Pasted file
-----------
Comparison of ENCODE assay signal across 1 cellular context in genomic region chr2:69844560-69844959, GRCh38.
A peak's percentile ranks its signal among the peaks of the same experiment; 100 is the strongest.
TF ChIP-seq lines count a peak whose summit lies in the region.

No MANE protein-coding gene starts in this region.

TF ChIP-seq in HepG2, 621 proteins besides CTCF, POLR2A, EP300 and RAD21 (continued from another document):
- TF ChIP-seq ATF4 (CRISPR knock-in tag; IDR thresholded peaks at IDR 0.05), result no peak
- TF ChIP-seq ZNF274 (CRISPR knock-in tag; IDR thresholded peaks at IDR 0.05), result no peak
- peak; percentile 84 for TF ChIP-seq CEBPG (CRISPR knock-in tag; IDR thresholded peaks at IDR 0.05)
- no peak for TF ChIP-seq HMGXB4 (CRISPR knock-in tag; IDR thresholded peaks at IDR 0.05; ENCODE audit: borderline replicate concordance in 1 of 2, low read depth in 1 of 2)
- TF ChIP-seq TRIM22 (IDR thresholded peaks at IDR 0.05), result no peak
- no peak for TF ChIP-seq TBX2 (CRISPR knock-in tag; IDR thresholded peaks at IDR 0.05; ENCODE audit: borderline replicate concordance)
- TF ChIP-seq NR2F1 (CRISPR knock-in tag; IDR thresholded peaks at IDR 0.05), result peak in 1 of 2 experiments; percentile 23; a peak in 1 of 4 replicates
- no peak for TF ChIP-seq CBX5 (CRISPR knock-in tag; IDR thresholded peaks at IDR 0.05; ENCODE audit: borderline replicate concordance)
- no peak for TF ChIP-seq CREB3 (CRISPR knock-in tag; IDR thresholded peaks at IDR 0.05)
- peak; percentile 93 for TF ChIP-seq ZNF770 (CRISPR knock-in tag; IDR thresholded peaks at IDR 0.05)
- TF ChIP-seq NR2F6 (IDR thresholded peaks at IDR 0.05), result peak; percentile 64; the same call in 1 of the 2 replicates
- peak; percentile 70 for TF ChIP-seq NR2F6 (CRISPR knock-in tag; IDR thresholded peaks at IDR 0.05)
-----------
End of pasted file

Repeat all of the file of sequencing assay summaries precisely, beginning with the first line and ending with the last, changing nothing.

Comparison of ENCODE assay signal across 1 cellular context in genomic region chr2:69844560-69844959, GRCh38.
A peak's percentile ranks its signal among the peaks of the same experiment; 100 is the strongest.
TF ChIP-seq lines count a peak whose summit lies in the region.

No MANE protein-coding gene starts in this region.

TF ChIP-seq in HepG2, 621 proteins besides CTCF, POLR2A, EP300 and RAD21 (continued from another document):
- TF ChIP-seq ATF4 (CRISPR knock-in tag; IDR thresholded peaks at IDR 0.05), result no peak
- TF ChIP-seq ZNF274 (CRISPR knock-in tag; IDR thresholded peaks at IDR 0.05), result no peak
- peak; percentile 84 for TF ChIP-seq CEBPG (CRISPR knock-in tag; IDR thresholded peaks at IDR 0.05)
- no peak for TF ChIP-seq HMGXB4 (CRISPR knock-in tag; IDR thresholded peaks at IDR 0.05; ENCODE audit: borderline replicate concordance in 1 of 2, low read depth in 1 of 2)
- TF ChIP-seq TRIM22 (IDR thresholded peaks at IDR 0.05), result no peak
- no peak for TF ChIP-seq TBX2 (CRISPR knock-in tag; IDR thresholded peaks at IDR 0.05; ENCODE audit: borderline replicate concordance)
- TF ChIP-seq NR2F1 (CRISPR knock-in tag; IDR thresholded peaks at IDR 0.05), result peak in 1 of 2 experiments; percentile 23; a peak in 1 of 4 replicates
- no peak for TF ChIP-seq CBX5 (CRISPR knock-in tag; IDR thresholded peaks at IDR 0.05; ENCODE audit: borderline replicate concordance)
- no peak for TF ChIP-seq CREB3 (CRISPR knock-in tag; IDR thresholded peaks at IDR 0.05)
- peak; percentile 93 for TF ChIP-seq ZNF770 (CRISPR knock-in tag; IDR thresholded peaks at IDR 0.05)
- TF ChIP-seq NR2F6 (IDR thresholded peaks at IDR 0.05), result peak; percentile 64; the same call in 1 of the 2 replicates
- peak; percentile 70 for TF ChIP-seq NR2F6 (CRISPR knock-in tag; IDR thresholded peaks at IDR 0.05)